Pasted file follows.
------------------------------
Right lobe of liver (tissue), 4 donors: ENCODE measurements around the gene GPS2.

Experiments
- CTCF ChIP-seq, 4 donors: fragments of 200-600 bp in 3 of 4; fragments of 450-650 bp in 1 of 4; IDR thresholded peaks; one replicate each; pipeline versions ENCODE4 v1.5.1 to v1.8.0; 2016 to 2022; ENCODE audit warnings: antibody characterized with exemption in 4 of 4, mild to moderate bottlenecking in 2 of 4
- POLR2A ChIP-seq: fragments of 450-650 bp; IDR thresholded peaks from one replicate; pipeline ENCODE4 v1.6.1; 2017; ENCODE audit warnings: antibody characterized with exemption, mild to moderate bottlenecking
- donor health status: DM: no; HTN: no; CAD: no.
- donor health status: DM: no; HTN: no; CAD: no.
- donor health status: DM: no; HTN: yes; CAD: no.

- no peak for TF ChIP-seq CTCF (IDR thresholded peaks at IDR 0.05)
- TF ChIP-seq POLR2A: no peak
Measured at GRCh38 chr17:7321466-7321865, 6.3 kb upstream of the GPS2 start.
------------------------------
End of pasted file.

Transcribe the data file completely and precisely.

Right lobe of liver (tissue), 4 donors: ENCODE measurements around the gene GPS2.

Experiments
- CTCF ChIP-seq, 4 donors: fragments of 200-600 bp in 3 of 4; fragments of 450-650 bp in 1 of 4; IDR thresholded peaks; one replicate each; pipeline versions ENCODE4 v1.5.1 to v1.8.0; 2016 to 2022; ENCODE audit warnings: antibody characterized with exemption in 4 of 4, mild to moderate bottlenecking in 2 of 4
- POLR2A ChIP-seq: fragments of 450-650 bp; IDR thresholded peaks from one replicate; pipeline ENCODE4 v1.6.1; 2017; ENCODE audit warnings: antibody characterized with exemption, mild to moderate bottlenecking
- donor health status: DM: no; HTN: no; CAD: no.
- donor health status: DM: no; HTN: no; CAD: no.
- donor health status: DM: no; HTN: yes; CAD: no.

- no peak for TF ChIP-seq CTCF (IDR thresholded peaks at IDR 0.05)
- TF ChIP-seq POLR2A: no peak
Measured at GRCh38 chr17:7321466-7321865, 6.3 kb upstream of the GPS2 start.